I felt like I was overcoming a trauma when I returned to one of the most evil fights in the game in my replay. You have to rescue an absolute dingus of a hostage at the top of this little fort while multiple waves of oil demons spawn in, followed by a battalion of fire demons who light the oil demons’ oil slicks on fire. Your whole screen basically turns into mondo-damaging demon fire, and good luck if you want to keep John Q. Dingus-Hostage alive for more than a few rounds.

My first playthrough, I let that goober cook. This time though? I had multiple members of my party equipped with the teleportation skill, so I’d yoink the little dweeb out of the action every time he tried to rush in. I felt like one of those families who keep their indoor kid on a leash, snatching the little gremlin back every time they get into mischief.


Original Sin 2’s armor system is a stroke of genius. Physical and magical crowd control only work once the respective defence is stripped away from a character, and while this incentivizes limiting yourself to an all-physical or all-magic damage party (my phys gang this playthrough could absolutely body the hybrid crew I had last time), it lends D:OS2’s combat a rhythm like nothing else I’ve played.

(Image credit: Larian Studios)

You really don’t need a tank or support like in most RPGs⁠—Original Sin 2 rewards pure aggression, a race to strip enemy protections and turn them into chickens before they do the same to you. It absolutely rips. While Baldur’s Gate 3 is one of the best videogame adaptations of D&D’s timeless rules ever made, those very same rules might have been holding Larian back⁠—the studio has a real artistry when it comes to making this sort of stuff from scratch.

I don’t think BG3 is a downgrade though: it moves the ball forward in Larian’s immersive sim-style systems design, with better stealth, more freedom in how you interact with the world, and less of a sharp divide between combat and exploration. I also have to say that, much as I consciously appreciate D:OS2’s combat and progression design, it’s never colonized my brain in quite the same way BG3 managed to.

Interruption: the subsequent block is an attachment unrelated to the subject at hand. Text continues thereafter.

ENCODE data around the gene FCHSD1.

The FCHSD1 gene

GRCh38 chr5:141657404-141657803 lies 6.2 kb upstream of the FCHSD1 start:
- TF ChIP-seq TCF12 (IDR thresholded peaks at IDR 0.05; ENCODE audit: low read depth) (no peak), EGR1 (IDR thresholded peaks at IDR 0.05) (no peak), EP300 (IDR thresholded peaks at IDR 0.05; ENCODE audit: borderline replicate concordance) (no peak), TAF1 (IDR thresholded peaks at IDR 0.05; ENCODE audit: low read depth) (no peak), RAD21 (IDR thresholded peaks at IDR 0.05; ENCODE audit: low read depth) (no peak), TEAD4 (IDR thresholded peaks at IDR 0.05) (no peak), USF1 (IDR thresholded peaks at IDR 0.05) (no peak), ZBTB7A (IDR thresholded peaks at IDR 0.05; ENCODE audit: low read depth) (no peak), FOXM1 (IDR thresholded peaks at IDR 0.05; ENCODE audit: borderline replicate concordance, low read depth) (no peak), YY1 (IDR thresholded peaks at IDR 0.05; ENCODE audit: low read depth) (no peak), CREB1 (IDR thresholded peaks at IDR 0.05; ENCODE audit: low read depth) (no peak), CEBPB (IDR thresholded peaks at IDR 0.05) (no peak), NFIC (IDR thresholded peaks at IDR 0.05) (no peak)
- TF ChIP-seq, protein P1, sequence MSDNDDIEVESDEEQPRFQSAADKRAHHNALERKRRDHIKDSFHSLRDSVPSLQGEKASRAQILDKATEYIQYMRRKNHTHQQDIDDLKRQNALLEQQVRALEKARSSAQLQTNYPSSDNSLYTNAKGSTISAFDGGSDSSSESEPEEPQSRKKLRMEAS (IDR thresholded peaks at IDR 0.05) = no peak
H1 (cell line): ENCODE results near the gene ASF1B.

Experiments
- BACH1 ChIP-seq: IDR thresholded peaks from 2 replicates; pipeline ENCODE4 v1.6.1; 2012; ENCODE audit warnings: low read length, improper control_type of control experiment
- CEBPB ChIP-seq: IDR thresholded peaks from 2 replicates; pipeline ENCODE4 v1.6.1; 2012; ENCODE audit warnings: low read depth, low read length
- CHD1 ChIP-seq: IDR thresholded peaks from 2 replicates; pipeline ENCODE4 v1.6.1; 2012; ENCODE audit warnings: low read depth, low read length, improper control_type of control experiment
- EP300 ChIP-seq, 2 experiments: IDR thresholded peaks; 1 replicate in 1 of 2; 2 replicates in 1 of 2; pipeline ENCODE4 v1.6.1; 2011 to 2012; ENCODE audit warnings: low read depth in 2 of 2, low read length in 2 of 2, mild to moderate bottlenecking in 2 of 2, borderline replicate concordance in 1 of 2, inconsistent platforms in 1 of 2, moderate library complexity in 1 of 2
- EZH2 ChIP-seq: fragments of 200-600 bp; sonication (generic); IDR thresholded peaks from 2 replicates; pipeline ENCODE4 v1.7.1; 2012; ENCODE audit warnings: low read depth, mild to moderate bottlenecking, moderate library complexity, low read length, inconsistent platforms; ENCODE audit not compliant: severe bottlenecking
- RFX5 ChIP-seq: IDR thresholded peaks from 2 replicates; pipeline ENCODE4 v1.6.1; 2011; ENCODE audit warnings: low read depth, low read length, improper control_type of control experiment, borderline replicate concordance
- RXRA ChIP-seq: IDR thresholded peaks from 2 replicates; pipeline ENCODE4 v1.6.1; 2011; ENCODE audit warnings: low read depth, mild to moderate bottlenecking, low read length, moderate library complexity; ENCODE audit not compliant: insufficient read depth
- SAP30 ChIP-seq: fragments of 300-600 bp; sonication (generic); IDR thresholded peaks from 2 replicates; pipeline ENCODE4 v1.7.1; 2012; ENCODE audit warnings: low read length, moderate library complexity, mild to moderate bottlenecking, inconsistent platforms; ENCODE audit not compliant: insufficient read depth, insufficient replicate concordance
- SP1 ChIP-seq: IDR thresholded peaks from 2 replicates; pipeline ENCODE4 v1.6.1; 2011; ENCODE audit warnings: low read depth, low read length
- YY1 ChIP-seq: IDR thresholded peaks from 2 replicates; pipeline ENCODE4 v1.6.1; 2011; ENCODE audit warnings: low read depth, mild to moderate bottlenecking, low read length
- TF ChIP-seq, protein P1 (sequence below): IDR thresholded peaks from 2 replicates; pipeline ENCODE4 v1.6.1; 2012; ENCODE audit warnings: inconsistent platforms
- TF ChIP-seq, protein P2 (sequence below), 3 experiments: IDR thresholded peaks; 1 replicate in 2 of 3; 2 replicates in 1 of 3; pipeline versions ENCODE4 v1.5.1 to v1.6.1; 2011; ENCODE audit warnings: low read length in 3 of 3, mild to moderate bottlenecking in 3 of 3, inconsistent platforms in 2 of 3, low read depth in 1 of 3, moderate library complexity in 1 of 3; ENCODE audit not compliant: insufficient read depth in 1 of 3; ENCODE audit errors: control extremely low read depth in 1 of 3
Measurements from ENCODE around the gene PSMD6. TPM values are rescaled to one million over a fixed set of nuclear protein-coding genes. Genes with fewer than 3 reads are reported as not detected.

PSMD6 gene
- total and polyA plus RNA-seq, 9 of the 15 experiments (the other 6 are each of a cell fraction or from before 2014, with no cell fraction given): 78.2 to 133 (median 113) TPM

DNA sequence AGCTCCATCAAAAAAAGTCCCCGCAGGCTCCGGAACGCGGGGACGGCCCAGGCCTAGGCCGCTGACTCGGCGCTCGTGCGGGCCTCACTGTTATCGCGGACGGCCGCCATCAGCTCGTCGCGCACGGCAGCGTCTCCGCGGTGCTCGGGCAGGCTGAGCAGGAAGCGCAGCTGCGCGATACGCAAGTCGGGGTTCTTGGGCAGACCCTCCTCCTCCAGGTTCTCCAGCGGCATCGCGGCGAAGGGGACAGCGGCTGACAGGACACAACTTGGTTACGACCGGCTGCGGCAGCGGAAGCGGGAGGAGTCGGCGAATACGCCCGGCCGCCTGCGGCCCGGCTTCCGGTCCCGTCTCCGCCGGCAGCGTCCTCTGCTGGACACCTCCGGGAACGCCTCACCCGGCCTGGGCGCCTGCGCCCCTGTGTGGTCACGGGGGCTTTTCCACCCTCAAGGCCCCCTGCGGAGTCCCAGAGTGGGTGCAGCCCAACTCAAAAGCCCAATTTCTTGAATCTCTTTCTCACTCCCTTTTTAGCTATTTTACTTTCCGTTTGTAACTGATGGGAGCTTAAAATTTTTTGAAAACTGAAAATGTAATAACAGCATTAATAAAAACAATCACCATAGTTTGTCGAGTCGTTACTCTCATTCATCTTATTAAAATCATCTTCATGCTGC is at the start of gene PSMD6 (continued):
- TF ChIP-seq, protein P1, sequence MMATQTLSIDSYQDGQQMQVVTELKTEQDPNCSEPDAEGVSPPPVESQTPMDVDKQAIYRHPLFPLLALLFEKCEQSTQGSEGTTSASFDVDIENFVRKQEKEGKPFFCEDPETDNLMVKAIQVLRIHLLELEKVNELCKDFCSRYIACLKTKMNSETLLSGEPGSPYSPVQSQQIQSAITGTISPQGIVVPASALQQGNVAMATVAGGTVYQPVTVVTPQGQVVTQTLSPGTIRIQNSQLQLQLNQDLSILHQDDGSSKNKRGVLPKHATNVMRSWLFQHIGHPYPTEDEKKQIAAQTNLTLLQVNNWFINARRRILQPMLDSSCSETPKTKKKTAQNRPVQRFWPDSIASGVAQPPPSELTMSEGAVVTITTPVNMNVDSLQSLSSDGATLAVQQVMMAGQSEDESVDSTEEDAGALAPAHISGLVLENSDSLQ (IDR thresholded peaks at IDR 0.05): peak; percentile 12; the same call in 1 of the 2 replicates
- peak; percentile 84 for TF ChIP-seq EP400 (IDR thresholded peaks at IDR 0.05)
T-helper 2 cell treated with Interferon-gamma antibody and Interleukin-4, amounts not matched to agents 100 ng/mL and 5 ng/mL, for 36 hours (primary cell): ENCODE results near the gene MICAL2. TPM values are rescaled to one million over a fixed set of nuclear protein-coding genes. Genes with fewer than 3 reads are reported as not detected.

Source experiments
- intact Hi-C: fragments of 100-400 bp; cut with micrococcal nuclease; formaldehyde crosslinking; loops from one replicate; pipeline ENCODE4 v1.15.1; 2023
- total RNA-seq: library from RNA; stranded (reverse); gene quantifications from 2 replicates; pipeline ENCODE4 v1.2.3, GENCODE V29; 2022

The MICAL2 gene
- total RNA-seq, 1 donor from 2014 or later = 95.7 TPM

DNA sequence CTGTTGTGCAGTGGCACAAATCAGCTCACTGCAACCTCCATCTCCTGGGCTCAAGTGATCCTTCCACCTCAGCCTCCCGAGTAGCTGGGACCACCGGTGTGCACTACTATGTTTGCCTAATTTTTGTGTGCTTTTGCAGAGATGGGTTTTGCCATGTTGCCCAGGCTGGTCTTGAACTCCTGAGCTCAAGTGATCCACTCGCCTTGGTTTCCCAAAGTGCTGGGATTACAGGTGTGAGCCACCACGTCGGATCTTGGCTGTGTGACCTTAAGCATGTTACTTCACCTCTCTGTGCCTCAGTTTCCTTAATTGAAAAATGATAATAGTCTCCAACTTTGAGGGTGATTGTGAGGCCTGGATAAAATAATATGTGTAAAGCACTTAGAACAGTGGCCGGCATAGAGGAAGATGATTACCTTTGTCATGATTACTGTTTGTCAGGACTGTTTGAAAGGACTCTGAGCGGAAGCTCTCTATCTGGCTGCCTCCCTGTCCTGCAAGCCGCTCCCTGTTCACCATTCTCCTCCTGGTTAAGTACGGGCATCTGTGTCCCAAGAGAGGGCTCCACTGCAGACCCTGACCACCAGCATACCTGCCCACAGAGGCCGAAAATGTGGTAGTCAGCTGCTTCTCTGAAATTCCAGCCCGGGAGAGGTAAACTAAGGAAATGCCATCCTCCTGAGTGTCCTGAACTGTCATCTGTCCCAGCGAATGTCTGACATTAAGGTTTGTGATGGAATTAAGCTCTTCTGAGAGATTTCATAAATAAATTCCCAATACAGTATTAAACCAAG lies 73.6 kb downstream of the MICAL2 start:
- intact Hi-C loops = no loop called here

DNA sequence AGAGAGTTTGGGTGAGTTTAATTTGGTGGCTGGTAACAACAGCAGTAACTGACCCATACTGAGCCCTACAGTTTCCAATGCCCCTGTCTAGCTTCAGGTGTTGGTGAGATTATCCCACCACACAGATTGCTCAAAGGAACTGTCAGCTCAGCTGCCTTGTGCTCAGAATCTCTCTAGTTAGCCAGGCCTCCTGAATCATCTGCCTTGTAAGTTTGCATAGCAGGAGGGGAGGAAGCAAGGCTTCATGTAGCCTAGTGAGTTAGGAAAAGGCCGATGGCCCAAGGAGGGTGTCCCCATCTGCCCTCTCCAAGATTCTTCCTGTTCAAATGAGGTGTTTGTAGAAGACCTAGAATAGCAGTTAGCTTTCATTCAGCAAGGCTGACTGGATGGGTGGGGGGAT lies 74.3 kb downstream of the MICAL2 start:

Playing a role

However much Original Sin 2 really stunned me with its skill system and mechanics, there’s just no denying Baldur’s Gate 3’s belief-defying leap forward in storytelling, production values, and reactivity. I quite like Original Sin 2’s characters and story, but I love the BG3 ensemble, and most of the gaming world seems to agree with me there. Larian beat BioWare at its own game with a winning cast brought to life by great animation and performance capture.

Baldur’s Gate 3’s written reactivity, the way it responds to so many granular character and story choices, is like dark magic. Divinity: Original Sin 2 feels generations behind in this regard, while Baldur’s Gate 3 stands proud with games like Fallout: New Vegas or Disco Elysium in its myriad world states and extensive dialogue-based solutions to various quests.

(Image credit: Larian Studios)

That’s the big thing that strikes me, having played them more or less back to back: they’re comparable tactical combat experiences, with D:OS2’s skills and armor winning my mind and BG3’s comfy D&D familiarity stealing my heart. But taken as holistic RPGs, there’s just no comparison: BG3 wins the crown easily.

Finishing strong

Divinity: Original Sin 2’s ending didn’t sour the whole thing for me this time, but boy did it still piss me off. The whole game is all like “gods are evil, they stole their power, they manipulated you,” but if you want a “good” ending for Rivellon, you have to become a god yourself or turn a fantasy mass-murderer into one.

They’re comparable tactical combat experiences, with D:OS2’s skills and armor winning my mind and BG3’s comfy D&D familiarity stealing my heart.

Both times through I picked the commie ending where you give everybody in the world just a little bit of god juice, but the epilogue says that you basically create a permanent world war because everyone’s an asshole and they need a strong hand to guide them. All my friends in the playable denouement scolded me for it too, and their disapproval will only make me pick this ending harder.

Also, Lhose broke up with me for no reason, it seems like she just does this to everybody? She kinda implied more that I was breaking up with her, and my only dialogue options were variations of “damn babe, well see you around I guess.” Give me Baldur’s Gate 3’s big birthday bash for doing a good job over this every damn time I say.